Health apps can help monitor your health, prevent illness, and keep you focused on your wellness goals. When used properly, health apps can be an excellent tool for improved health and wellness for users of all ages.
Because of the significance of health apps in patients’ lives, the government must regulate these tools, and the developers must constantly update them. These ensure that health apps meet strict standards on quality and are safe to use.
Building a health app is about compliance with strict regulations for a healthcare app developer. They must also consider future changes because apps need constant updates to be versatile and abide by the times.
Digital Authority Partners mentioned that the pandemic and other medical concerns have resulted in the demand for health apps for public service. But government agencies are asking developers to be accountable for regulated app development.
Health Apps Regulations
The Food and Drug Administration (FDA) supports the development of mobile medical apps (MMAs), which aim to enhance health care. It also encourages the creation of apps for healthcare professionals to help diagnose and treat their patients. FDA oversees the safety of medical apps and ensures the effectiveness of devices associated with these mobile apps.
Developers must also ensure that healthcare apps follow the Health Insurance Portability and Accountability (HIPAA). This is a governing body that regulates all health and medical apps to maintain protocols for privacy and security. HIPAA is responsible for healthcare apps, while FDA covers medical applications.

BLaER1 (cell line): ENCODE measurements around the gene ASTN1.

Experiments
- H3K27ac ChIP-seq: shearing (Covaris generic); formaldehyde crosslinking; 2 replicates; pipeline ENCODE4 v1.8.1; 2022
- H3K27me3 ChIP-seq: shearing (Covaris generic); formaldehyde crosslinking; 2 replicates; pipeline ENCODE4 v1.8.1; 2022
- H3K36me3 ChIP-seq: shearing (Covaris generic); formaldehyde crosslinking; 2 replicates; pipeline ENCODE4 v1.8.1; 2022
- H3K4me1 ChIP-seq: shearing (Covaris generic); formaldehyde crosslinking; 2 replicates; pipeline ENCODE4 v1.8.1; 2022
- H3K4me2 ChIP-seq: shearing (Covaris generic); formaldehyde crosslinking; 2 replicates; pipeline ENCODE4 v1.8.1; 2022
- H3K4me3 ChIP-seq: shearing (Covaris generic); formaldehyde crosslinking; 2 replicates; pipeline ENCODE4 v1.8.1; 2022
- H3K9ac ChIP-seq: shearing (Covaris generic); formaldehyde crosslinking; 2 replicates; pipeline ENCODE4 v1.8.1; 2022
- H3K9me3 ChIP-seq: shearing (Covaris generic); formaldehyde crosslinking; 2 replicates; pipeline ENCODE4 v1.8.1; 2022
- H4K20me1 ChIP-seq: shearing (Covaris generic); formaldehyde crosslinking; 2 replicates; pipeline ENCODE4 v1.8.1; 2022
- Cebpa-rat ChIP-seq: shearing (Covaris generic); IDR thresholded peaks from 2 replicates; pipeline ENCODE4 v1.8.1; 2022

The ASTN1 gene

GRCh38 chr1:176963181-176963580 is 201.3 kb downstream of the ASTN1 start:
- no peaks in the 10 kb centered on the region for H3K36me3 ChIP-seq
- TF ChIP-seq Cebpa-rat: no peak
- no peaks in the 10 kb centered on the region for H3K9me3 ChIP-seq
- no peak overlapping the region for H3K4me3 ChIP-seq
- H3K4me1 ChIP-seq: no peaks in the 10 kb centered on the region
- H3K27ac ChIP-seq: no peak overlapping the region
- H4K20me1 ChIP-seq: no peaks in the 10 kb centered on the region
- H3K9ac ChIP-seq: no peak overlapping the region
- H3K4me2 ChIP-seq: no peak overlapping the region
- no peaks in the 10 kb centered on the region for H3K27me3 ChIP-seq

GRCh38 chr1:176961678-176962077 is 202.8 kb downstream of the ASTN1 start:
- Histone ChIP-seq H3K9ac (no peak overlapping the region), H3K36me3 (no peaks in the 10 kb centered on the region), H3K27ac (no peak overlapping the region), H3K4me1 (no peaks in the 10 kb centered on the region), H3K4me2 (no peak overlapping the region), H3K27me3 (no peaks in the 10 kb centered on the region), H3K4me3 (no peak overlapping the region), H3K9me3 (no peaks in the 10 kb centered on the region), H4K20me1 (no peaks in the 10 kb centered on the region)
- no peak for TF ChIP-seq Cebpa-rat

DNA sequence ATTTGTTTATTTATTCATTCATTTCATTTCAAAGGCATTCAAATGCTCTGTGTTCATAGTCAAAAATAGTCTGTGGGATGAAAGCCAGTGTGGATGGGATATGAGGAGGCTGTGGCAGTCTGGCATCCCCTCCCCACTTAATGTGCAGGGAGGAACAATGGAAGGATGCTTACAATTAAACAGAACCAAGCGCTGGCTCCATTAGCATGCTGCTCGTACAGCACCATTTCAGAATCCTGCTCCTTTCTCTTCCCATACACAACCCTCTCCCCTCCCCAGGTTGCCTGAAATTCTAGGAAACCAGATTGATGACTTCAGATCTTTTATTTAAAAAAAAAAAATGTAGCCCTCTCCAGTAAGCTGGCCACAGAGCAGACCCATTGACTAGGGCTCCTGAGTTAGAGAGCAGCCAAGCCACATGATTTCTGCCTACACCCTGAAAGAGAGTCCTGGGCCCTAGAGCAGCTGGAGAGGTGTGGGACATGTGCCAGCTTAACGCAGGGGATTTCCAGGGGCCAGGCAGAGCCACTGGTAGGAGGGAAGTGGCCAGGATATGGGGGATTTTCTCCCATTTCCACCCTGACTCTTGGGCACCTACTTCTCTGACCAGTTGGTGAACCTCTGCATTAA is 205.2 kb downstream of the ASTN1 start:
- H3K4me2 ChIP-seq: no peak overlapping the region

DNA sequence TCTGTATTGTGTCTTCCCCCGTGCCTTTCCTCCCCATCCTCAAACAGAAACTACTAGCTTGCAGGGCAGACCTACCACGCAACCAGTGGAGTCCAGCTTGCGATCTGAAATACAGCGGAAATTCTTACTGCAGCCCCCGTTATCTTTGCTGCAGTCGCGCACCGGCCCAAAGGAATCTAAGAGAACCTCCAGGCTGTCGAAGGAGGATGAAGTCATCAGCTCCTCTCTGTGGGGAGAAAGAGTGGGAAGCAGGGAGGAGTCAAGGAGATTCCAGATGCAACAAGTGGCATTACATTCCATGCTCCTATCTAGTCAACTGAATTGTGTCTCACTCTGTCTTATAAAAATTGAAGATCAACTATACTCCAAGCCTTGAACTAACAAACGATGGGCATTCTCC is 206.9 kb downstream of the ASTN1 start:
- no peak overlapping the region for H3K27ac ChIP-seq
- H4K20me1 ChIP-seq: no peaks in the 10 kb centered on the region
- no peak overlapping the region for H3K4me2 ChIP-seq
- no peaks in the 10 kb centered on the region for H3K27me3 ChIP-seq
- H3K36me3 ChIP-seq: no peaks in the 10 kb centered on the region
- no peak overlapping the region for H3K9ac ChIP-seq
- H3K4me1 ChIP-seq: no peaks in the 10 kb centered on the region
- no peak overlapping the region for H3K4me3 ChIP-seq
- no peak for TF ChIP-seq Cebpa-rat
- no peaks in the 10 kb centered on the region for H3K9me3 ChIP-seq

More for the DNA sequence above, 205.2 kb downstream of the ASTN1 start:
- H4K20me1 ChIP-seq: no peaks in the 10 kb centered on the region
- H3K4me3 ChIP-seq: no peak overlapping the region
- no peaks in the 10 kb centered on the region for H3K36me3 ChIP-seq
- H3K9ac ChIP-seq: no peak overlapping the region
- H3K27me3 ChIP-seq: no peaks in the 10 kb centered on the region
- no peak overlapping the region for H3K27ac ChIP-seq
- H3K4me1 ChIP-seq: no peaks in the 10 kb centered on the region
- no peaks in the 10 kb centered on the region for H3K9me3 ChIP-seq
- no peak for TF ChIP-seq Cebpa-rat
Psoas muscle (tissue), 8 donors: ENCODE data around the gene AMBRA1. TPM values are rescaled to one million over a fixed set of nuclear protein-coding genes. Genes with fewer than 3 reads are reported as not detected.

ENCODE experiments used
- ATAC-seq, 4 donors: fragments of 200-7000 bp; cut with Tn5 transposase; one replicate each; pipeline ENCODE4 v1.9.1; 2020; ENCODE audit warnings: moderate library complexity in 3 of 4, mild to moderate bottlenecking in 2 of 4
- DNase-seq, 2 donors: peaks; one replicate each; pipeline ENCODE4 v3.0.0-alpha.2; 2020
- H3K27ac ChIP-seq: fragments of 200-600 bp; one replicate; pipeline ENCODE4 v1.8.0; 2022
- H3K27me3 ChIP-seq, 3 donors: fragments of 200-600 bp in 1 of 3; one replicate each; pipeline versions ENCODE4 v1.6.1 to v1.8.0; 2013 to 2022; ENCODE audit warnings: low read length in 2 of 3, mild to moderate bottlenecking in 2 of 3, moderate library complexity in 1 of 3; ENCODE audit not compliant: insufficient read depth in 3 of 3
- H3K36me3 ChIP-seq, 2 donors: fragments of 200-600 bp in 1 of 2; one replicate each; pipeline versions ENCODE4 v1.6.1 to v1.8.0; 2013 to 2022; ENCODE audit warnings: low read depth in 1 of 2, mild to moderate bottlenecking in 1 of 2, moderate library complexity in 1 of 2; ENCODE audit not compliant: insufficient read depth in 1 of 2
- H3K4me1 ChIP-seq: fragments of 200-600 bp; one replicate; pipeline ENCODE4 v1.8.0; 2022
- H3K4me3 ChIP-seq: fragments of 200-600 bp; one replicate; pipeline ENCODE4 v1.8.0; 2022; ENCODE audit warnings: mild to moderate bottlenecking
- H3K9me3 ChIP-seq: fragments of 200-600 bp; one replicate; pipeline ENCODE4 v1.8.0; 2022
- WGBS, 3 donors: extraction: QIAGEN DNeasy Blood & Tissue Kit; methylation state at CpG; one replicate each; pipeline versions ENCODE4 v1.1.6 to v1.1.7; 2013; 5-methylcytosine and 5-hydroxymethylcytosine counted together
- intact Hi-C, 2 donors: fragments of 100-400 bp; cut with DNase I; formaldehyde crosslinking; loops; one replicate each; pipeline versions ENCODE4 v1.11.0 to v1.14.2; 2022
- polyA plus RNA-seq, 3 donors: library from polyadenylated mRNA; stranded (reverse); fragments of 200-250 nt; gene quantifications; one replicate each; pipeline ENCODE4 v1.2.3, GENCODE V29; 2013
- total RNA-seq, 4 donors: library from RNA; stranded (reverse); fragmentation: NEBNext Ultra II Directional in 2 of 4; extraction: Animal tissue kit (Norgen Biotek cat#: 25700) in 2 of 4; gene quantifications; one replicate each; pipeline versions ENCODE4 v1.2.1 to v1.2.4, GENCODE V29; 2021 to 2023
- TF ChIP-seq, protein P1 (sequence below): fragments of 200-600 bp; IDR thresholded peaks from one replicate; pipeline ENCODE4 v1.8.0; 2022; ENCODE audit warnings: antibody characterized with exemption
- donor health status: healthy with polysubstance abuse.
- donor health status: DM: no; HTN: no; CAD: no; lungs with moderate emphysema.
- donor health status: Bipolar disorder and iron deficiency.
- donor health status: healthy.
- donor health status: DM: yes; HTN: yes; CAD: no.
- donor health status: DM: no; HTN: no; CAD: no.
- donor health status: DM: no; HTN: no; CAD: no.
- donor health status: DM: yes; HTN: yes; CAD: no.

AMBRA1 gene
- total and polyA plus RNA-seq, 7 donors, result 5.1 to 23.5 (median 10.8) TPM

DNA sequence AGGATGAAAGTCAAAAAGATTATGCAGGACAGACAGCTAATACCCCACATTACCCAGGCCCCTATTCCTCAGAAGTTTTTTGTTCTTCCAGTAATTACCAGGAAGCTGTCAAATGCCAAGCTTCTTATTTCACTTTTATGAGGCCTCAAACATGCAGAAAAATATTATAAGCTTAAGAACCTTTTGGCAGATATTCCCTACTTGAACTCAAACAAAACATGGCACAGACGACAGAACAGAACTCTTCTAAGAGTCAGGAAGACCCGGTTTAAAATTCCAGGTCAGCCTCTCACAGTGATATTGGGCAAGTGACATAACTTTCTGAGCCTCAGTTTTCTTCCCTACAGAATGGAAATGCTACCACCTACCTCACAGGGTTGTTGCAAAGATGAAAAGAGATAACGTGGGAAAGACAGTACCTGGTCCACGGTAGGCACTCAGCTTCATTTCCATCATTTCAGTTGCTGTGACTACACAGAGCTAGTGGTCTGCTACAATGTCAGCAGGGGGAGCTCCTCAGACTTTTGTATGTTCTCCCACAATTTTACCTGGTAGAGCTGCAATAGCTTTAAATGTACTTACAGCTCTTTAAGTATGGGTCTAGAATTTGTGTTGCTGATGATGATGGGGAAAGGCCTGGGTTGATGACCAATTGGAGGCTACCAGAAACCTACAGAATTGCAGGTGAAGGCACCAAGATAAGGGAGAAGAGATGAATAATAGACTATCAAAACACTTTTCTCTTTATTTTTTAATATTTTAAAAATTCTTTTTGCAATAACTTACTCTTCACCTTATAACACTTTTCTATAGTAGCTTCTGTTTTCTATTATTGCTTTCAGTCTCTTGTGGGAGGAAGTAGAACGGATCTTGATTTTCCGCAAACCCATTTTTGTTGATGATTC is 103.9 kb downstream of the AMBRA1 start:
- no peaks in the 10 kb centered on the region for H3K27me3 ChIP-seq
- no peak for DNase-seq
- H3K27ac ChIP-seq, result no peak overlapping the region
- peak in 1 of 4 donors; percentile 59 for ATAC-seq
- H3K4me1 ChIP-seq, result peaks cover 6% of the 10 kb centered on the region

What HIPAA Regulates
HIPAA has set up a Privacy Rule that aims:
- To promote a national standard to ensure the protection of medical records and other personally identifiable information. HIPAA calls these “protected health information.”
- To protect access to patient health information transacted electronically, such as health plan information, clearinghouse information, and information provided to health care providers.
- To regulate the use and disclosures of this information. Users must provide authorization to allow the use of their information.
- To uphold the rights of users over their health information. Users may secure their information or ask for copies of their health records from the health provider or company. Users may request any corrections on their health records.
What FDA Regulates
FDA regulates medical health apps accessed through mobile devices such as smartphones and smartwatches. These apps must meet the governing body’s definition of a medical device or tool. An app may be an accessory to an FDA-regulated medical device.
FDA has released a guidance document that describes how the governing body regulates Class II or moderate-risk device software and Class III or high-risk functions. FDA also described health software functions for non-medical devices and devices that are targets of FDA supervision.
Software developers can email FDA if they want to know more about their software’s level of risk. They can also ask FDA if they need to comply with a pre-market application before releasing their products completely.
FDA does not cover non-medical apps such as the following: